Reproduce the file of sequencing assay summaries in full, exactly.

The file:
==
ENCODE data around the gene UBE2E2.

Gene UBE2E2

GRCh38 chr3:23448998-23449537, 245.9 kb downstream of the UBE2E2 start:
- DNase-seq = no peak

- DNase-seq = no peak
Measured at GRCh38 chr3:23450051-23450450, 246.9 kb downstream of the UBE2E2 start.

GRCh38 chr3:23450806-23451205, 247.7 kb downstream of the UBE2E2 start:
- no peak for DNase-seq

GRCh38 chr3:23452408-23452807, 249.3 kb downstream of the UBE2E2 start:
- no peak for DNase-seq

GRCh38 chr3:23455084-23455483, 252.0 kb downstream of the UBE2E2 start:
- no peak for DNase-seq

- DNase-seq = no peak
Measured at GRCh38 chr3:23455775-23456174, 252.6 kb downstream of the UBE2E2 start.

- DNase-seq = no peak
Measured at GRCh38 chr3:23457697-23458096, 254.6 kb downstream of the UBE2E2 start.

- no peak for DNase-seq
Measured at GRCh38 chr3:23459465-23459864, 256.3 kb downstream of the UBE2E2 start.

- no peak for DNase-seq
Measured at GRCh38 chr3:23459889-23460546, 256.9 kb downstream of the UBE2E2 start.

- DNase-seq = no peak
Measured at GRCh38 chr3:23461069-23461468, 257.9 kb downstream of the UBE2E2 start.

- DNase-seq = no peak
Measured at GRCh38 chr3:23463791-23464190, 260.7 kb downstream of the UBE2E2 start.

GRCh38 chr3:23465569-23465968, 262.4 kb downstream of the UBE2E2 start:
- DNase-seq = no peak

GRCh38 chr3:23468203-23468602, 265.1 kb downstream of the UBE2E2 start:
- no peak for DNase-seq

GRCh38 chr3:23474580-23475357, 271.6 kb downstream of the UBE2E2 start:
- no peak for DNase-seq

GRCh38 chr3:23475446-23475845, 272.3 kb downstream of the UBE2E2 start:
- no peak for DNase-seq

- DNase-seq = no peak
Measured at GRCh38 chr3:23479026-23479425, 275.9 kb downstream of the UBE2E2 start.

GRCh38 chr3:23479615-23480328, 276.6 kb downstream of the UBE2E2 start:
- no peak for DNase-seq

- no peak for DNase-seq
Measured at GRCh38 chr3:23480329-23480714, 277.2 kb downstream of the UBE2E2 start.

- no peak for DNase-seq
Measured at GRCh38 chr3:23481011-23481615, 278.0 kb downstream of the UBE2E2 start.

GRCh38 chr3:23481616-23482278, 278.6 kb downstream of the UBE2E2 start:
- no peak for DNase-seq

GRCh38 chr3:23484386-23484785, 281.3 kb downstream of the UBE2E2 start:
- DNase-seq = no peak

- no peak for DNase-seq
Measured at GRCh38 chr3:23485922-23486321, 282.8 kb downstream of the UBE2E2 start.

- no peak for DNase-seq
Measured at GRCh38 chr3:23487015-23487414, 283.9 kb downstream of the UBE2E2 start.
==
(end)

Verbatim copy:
ENCODE data around the gene UBE2E2.

Gene UBE2E2

GRCh38 chr3:23448998-23449537, 245.9 kb downstream of the UBE2E2 start:
- DNase-seq = no peak

- DNase-seq = no peak
Measured at GRCh38 chr3:23450051-23450450, 246.9 kb downstream of the UBE2E2 start.

GRCh38 chr3:23450806-23451205, 247.7 kb downstream of the UBE2E2 start:
- no peak for DNase-seq

GRCh38 chr3:23452408-23452807, 249.3 kb downstream of the UBE2E2 start:
- no peak for DNase-seq

GRCh38 chr3:23455084-23455483, 252.0 kb downstream of the UBE2E2 start:
- no peak for DNase-seq

- DNase-seq = no peak
Measured at GRCh38 chr3:23455775-23456174, 252.6 kb downstream of the UBE2E2 start.

- DNase-seq = no peak
Measured at GRCh38 chr3:23457697-23458096, 254.6 kb downstream of the UBE2E2 start.

- no peak for DNase-seq
Measured at GRCh38 chr3:23459465-23459864, 256.3 kb downstream of the UBE2E2 start.

- no peak for DNase-seq
Measured at GRCh38 chr3:23459889-23460546, 256.9 kb downstream of the UBE2E2 start.

- DNase-seq = no peak
Measured at GRCh38 chr3:23461069-23461468, 257.9 kb downstream of the UBE2E2 start.

- DNase-seq = no peak
Measured at GRCh38 chr3:23463791-23464190, 260.7 kb downstream of the UBE2E2 start.

GRCh38 chr3:23465569-23465968, 262.4 kb downstream of the UBE2E2 start:
- DNase-seq = no peak

GRCh38 chr3:23468203-23468602, 265.1 kb downstream of the UBE2E2 start:
- no peak for DNase-seq

GRCh38 chr3:23474580-23475357, 271.6 kb downstream of the UBE2E2 start:
- no peak for DNase-seq

GRCh38 chr3:23475446-23475845, 272.3 kb downstream of the UBE2E2 start:
- no peak for DNase-seq

- DNase-seq = no peak
Measured at GRCh38 chr3:23479026-23479425, 275.9 kb downstream of the UBE2E2 start.

GRCh38 chr3:23479615-23480328, 276.6 kb downstream of the UBE2E2 start:
- no peak for DNase-seq

- no peak for DNase-seq
Measured at GRCh38 chr3:23480329-23480714, 277.2 kb downstream of the UBE2E2 start.

- no peak for DNase-seq
Measured at GRCh38 chr3:23481011-23481615, 278.0 kb downstream of the UBE2E2 start.

GRCh38 chr3:23481616-23482278, 278.6 kb downstream of the UBE2E2 start:
- no peak for DNase-seq

GRCh38 chr3:23484386-23484785, 281.3 kb downstream of the UBE2E2 start:
- DNase-seq = no peak

- no peak for DNase-seq
Measured at GRCh38 chr3:23485922-23486321, 282.8 kb downstream of the UBE2E2 start.

- no peak for DNase-seq
Measured at GRCh38 chr3:23487015-23487414, 283.9 kb downstream of the UBE2E2 start.